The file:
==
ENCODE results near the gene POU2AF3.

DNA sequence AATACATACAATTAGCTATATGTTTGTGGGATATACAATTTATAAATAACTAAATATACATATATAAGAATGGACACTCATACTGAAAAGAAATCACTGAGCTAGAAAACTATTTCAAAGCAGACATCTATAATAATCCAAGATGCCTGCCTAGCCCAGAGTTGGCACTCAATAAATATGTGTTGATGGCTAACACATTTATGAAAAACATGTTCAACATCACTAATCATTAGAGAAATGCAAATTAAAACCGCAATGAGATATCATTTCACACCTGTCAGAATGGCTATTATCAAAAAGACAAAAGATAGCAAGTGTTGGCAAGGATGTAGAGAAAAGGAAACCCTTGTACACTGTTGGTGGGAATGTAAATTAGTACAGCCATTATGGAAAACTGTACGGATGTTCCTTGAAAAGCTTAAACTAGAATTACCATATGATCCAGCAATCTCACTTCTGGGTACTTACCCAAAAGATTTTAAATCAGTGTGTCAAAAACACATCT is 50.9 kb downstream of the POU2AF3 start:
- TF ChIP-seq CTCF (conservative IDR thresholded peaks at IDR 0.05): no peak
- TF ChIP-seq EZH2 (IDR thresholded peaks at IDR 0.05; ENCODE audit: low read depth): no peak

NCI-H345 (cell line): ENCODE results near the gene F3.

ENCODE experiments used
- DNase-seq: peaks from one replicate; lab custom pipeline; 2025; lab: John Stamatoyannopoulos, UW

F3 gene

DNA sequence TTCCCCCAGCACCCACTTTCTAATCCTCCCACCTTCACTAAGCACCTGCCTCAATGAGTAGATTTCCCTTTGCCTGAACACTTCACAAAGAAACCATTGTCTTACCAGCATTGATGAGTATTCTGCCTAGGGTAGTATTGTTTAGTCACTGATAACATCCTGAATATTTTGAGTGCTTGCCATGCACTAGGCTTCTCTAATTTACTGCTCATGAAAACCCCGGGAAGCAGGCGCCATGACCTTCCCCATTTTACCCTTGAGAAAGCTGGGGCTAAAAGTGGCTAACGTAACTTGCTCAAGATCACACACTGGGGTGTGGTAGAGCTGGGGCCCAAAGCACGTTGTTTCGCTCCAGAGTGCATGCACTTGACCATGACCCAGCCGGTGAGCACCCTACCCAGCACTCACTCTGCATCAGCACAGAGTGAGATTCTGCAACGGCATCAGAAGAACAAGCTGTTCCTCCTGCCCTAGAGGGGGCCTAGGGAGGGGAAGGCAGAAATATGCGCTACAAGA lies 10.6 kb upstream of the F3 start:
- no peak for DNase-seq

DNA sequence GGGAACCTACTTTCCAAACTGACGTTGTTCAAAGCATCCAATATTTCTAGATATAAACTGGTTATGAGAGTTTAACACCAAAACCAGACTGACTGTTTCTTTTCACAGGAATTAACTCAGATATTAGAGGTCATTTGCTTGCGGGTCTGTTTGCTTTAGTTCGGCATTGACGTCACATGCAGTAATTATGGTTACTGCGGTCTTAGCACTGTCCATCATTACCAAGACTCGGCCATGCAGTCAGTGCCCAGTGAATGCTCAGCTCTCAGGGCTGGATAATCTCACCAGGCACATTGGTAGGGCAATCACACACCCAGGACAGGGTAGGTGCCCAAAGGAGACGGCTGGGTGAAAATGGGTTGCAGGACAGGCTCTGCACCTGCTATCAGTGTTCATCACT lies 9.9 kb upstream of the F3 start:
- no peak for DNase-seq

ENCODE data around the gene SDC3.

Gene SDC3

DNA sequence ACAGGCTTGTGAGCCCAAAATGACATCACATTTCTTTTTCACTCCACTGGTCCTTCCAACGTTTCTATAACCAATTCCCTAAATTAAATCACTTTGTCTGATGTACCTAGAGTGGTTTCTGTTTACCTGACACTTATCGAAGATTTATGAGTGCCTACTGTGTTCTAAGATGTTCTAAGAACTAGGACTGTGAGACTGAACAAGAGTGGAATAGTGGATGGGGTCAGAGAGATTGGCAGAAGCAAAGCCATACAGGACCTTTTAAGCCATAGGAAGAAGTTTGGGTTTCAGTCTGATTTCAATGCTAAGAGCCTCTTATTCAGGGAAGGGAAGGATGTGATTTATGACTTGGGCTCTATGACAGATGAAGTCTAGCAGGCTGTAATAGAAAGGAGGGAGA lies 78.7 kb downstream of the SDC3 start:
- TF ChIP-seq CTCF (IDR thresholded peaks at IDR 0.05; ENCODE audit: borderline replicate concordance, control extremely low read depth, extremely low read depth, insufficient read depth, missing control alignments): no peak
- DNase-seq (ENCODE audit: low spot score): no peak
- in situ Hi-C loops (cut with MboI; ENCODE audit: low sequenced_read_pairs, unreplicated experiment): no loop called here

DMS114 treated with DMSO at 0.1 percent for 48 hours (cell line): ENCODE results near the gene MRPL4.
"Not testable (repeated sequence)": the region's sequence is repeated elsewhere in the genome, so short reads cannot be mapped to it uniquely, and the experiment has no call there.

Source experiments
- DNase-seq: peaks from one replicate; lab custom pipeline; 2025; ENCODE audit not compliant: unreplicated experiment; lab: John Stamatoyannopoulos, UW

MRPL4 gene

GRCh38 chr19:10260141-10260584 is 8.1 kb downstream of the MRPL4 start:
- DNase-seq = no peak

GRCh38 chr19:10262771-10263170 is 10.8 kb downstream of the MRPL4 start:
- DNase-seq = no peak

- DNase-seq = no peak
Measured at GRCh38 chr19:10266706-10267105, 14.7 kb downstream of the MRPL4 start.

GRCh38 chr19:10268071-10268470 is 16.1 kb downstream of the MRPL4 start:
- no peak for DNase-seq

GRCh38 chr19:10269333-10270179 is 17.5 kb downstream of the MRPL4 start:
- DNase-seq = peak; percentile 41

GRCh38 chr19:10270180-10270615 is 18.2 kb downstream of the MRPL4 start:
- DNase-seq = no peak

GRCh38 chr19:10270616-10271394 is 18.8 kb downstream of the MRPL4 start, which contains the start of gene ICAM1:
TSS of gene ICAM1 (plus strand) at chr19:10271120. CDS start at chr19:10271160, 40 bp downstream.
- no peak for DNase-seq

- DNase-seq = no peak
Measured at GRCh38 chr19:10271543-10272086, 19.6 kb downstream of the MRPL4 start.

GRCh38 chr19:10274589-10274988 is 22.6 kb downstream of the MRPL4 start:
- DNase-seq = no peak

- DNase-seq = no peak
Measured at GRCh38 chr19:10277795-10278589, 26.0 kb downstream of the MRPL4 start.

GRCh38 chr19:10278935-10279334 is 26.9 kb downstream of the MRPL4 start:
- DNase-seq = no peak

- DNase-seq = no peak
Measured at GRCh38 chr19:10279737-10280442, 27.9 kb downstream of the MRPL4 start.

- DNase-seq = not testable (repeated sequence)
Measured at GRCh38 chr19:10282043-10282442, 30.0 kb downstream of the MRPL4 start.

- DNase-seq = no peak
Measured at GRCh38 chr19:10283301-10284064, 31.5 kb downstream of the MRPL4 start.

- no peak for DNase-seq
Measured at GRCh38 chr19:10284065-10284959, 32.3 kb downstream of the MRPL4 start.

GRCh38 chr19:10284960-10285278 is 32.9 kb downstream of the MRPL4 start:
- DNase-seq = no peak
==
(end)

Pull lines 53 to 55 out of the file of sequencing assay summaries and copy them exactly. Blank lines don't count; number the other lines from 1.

- no peak for DNase-seq
Measured at GRCh38 chr19:10284065-10284959, 32.3 kb downstream of the MRPL4 start.

GRCh38 chr19:10284960-10285278 is 32.9 kb downstream of the MRPL4 start: